July 24, 2013
How I think, and why I think the way I do
In readying my doctoral dissertation (published 2005) for my committee’s review and approval, I found that three of the four members of my dissertation committee appeared to have some reservations about the theoretical framework I had employed in my study. For the fourth member, it was familiar and made sense. For the other three, it appeared to be unconventional. Thus I had to explain myself to their satisfaction. Here’s my reviewed-and-updated version of how I did so.
My choice of topic, construction of theoretical framework, and selection of analytic methods and tools are products of my upbringing, education, experience and interest in the worlds of journalism, science, and politics [where I have worked]. Just as a journalist makes subjective decisions every time she chooses to do a particular story (or not) or consult a particular source (or not), a qualitative researcher makes subjective decisions in choosing a subject of study and a method by which to study it. My interest in and perspective on the cultural roles of science and scientists and journalism and journalists, which led me to choose a particular subject and methodological stance for this study, are products of a lifetime of influences.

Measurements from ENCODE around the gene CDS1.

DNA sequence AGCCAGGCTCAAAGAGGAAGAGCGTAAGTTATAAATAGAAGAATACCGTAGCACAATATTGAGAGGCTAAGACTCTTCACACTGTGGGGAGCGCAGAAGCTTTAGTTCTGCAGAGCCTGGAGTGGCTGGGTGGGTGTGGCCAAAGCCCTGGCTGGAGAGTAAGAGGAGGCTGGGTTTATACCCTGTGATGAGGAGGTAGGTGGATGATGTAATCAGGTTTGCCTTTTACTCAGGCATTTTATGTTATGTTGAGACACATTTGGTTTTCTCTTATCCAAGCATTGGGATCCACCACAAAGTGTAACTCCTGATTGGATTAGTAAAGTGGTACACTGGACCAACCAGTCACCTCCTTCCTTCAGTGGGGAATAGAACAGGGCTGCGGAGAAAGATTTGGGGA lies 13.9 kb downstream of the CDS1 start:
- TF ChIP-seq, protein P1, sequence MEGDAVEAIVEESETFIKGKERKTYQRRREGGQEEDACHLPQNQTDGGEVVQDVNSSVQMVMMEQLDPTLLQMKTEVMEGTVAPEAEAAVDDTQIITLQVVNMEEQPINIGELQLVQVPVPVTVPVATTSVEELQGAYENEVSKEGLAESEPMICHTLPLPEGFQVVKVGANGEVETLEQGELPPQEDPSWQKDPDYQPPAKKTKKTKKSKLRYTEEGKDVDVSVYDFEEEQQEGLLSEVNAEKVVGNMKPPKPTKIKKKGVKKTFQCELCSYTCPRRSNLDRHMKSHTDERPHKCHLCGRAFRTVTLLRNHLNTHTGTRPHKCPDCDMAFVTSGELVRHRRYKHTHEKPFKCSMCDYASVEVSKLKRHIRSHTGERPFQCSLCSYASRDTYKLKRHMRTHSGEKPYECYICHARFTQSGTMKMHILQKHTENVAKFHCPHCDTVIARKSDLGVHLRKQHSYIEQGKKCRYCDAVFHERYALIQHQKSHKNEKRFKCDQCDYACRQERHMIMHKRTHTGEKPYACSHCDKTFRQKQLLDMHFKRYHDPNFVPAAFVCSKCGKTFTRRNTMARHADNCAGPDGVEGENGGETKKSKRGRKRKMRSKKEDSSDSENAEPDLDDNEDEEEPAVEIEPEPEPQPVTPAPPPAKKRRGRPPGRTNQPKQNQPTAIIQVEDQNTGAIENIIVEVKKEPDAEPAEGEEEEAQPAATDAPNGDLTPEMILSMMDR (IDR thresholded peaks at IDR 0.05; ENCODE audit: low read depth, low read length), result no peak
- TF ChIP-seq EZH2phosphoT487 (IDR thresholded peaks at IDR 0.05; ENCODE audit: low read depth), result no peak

I developed what I think of as a political consciousness in the late 1960s and came to assume that authority can be, and often should be, questioned. [2013 updated: I regularly reevaluate this assumption. So far, I still find it valid.] A new wave of feminism played a prominent role in the development of my thinking about the world. I received my undergraduate education at a university of the liberal arts that encouraged its students to question everything, especially authority and reality. Among faculty and students, politics were not hidden from view. I majored in social sciences and planned to be a social worker. But with jobs in the field scarce when I graduated, instead I ended up in Washington, DC, and in 1978 I began a career as a journalist, reporting environmental news. I was dispatched to the White House, Congress, federal agencies, and elsewhere to decipher debates over toxic waste cleanup, industrial air and water pollution, land use decisions and so on. Editors and other colleagues worked with me to ensure that I learned and abided by the conventions, values and practices of journalism — though no one, as I recollect, ever identified them as such.
Over the next several years I came to specialize in reporting science and technology news. My work as a journalist sharpened my political consciousness, and after my first few years of reporting I began to realize that I had political interests that affected how I saw the world of news. I began to realize that I could choose what to tell my readers to think about — and what to think about those things. From my perch inside the Washington Beltway, I watched scientists acting as cultural authorities and gradually realized over the course of these observations that I had not been, and should be, questioning why they had that authority, or whether they should have it.